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We develop IDEAS, an identity-based security architecture for large-scale and high-performance storage systems, designed to improve security, convenience and total cost of access control by merging identity management with access control in these systems. IDEAS authenticates users at each I/O node by using a single-identity certificate without the service of a centralized security server and enforces access control mechanism by using an object-based access control (OBAC) model, which is designed to address the complexity and scalability issue of security administration in large-scale storage systems. We also discuss the issue of how to identify and authenticate a large number of users with the state-of-the-art cryptographic solutions and suggest the potential alternative technologies to the well-known PKI mechanism. In particular, we present a generic definition and formal description of the OBAC model. The access control rules for OBAC, namely, the PIPS (Proximity, Inheritance, Priority, Sharing) rules, proposed in this paper can be used as the basis for establishing a testing and evaluation criteria for securing general large-scale storage systems.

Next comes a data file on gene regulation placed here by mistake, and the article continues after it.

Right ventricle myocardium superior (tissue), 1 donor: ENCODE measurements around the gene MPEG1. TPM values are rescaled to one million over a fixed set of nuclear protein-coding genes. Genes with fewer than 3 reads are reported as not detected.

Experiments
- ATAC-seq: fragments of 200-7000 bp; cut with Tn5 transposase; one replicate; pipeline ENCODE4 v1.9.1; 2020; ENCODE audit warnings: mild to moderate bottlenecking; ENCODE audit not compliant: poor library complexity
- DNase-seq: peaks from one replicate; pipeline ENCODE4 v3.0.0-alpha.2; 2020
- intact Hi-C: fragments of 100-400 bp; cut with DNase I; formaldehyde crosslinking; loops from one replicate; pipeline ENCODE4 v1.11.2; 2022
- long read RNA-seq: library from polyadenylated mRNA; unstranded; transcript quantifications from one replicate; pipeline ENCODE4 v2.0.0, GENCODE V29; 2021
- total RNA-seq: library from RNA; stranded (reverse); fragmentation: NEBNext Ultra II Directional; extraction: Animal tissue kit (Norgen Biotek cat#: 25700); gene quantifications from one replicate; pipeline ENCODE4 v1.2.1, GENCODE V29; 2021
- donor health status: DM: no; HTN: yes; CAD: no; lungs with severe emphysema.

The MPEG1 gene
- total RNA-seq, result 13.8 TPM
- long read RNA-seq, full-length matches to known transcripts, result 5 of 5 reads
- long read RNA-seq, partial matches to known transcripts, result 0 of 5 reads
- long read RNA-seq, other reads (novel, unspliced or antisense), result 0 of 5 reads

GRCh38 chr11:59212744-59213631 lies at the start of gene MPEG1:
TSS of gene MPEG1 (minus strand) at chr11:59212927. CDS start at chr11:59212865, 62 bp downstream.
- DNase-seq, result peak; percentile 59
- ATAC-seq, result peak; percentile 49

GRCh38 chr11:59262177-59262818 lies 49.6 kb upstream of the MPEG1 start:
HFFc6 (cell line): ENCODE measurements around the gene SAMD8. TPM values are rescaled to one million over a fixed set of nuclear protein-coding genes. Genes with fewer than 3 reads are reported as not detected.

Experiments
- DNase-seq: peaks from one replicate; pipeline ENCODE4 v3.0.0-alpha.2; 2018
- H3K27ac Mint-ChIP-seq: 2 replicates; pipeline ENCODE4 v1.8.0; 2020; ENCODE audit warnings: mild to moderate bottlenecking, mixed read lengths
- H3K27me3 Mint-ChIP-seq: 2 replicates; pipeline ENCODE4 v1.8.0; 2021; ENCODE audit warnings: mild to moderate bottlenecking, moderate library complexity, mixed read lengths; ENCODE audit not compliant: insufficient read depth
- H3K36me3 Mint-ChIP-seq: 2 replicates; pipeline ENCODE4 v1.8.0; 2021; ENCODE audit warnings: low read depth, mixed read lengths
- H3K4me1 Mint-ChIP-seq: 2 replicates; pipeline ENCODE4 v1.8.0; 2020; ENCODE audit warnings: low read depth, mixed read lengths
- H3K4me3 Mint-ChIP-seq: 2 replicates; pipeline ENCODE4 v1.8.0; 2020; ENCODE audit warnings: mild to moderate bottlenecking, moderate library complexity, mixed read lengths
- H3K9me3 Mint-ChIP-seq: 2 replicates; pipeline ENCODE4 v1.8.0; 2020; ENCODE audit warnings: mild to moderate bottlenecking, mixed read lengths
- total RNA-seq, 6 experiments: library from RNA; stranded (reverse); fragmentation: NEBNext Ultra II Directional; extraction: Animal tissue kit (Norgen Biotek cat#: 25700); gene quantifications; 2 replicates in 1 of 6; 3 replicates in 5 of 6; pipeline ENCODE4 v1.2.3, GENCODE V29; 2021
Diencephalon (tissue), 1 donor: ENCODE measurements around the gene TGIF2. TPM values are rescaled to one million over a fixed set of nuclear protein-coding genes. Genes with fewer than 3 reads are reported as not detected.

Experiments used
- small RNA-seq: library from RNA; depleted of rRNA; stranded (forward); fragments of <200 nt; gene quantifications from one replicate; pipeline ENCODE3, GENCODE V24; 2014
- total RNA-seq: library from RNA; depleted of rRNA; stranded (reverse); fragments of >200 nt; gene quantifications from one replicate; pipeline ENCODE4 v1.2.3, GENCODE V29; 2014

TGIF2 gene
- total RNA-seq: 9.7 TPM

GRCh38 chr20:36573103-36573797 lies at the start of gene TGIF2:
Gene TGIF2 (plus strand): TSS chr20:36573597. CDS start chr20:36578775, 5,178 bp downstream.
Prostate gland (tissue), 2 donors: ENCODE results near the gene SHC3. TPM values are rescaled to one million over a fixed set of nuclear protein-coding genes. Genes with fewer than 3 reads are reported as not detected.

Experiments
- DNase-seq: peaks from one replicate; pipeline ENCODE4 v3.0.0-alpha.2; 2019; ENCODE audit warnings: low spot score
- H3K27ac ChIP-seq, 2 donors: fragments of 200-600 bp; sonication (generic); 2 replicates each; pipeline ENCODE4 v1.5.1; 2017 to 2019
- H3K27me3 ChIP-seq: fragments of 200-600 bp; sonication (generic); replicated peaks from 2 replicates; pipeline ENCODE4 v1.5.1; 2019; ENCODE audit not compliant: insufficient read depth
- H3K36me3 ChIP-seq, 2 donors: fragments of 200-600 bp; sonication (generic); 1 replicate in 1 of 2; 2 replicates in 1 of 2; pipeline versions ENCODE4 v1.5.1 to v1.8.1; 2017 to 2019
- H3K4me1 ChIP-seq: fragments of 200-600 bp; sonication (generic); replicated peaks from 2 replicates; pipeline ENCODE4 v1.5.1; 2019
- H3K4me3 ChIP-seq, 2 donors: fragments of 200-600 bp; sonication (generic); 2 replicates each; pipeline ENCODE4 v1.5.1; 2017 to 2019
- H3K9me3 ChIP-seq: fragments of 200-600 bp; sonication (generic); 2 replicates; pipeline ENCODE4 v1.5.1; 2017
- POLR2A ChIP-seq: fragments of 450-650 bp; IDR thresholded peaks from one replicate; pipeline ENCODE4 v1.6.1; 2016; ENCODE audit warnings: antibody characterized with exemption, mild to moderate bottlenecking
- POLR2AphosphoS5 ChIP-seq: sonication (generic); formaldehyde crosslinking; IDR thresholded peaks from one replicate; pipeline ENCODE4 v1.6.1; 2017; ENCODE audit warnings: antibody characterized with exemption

Experiments on the IDEAS prototype in the HUST OSD project show that IDEAS significantly outperforms the conventional capability-based security scheme (CapSec) in terms of latency for key security-related operations, by a speedup factor of 1.81 and 2.22 for the frequent read and write operations respectively and by a factor of 1.65, 1.22, and 0.52 for the infrequent create, delete and chmod operations respectively. Furthermore, in addition to achieving higher security, IDEAS drastically improves scalability by completely removing the performance bottleneck caused by security overhead through avoiding capability requests for both read and write operations, as evidenced by the zero read and write latency of IDEAS on the metedata server while CapSec quickly saturates its metadata server with a moderate number of read or write requests.